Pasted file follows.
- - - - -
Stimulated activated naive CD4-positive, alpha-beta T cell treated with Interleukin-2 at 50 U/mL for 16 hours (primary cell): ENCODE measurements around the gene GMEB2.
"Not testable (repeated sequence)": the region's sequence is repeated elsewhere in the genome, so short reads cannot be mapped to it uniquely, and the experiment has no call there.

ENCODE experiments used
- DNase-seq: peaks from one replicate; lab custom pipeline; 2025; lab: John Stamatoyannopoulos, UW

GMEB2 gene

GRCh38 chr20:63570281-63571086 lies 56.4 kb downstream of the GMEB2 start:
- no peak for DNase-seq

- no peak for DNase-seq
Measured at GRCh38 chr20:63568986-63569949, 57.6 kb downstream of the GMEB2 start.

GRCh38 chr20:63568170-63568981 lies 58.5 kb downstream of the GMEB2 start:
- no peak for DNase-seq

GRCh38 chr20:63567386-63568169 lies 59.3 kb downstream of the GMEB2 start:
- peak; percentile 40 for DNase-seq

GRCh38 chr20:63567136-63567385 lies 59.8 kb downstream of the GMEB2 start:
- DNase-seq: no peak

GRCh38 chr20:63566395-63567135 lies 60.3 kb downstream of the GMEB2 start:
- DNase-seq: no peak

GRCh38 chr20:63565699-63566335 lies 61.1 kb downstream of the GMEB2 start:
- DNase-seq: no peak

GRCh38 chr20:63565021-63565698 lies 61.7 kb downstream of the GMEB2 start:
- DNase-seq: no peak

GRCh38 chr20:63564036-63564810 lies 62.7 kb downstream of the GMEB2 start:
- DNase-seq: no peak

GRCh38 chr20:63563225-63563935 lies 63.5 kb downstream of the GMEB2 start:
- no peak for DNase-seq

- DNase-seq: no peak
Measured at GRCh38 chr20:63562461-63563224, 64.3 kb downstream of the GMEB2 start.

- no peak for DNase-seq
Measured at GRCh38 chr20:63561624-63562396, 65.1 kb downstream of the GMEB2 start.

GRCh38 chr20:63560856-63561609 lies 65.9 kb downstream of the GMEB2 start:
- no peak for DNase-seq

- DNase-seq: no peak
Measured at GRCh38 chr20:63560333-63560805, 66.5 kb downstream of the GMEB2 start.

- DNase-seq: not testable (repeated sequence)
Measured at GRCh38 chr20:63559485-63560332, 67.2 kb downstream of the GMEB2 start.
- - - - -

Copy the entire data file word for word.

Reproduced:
Stimulated activated naive CD4-positive, alpha-beta T cell treated with Interleukin-2 at 50 U/mL for 16 hours (primary cell): ENCODE measurements around the gene GMEB2.
"Not testable (repeated sequence)": the region's sequence is repeated elsewhere in the genome, so short reads cannot be mapped to it uniquely, and the experiment has no call there.

ENCODE experiments used
- DNase-seq: peaks from one replicate; lab custom pipeline; 2025; lab: John Stamatoyannopoulos, UW

GMEB2 gene

GRCh38 chr20:63570281-63571086 lies 56.4 kb downstream of the GMEB2 start:
- no peak for DNase-seq

- no peak for DNase-seq
Measured at GRCh38 chr20:63568986-63569949, 57.6 kb downstream of the GMEB2 start.

GRCh38 chr20:63568170-63568981 lies 58.5 kb downstream of the GMEB2 start:
- no peak for DNase-seq

GRCh38 chr20:63567386-63568169 lies 59.3 kb downstream of the GMEB2 start:
- peak; percentile 40 for DNase-seq

GRCh38 chr20:63567136-63567385 lies 59.8 kb downstream of the GMEB2 start:
- DNase-seq: no peak

GRCh38 chr20:63566395-63567135 lies 60.3 kb downstream of the GMEB2 start:
- DNase-seq: no peak

GRCh38 chr20:63565699-63566335 lies 61.1 kb downstream of the GMEB2 start:
- DNase-seq: no peak

GRCh38 chr20:63565021-63565698 lies 61.7 kb downstream of the GMEB2 start:
- DNase-seq: no peak

GRCh38 chr20:63564036-63564810 lies 62.7 kb downstream of the GMEB2 start:
- DNase-seq: no peak

GRCh38 chr20:63563225-63563935 lies 63.5 kb downstream of the GMEB2 start:
- no peak for DNase-seq

- DNase-seq: no peak
Measured at GRCh38 chr20:63562461-63563224, 64.3 kb downstream of the GMEB2 start.

- no peak for DNase-seq
Measured at GRCh38 chr20:63561624-63562396, 65.1 kb downstream of the GMEB2 start.

GRCh38 chr20:63560856-63561609 lies 65.9 kb downstream of the GMEB2 start:
- no peak for DNase-seq

- DNase-seq: no peak
Measured at GRCh38 chr20:63560333-63560805, 66.5 kb downstream of the GMEB2 start.

- DNase-seq: not testable (repeated sequence)
Measured at GRCh38 chr20:63559485-63560332, 67.2 kb downstream of the GMEB2 start.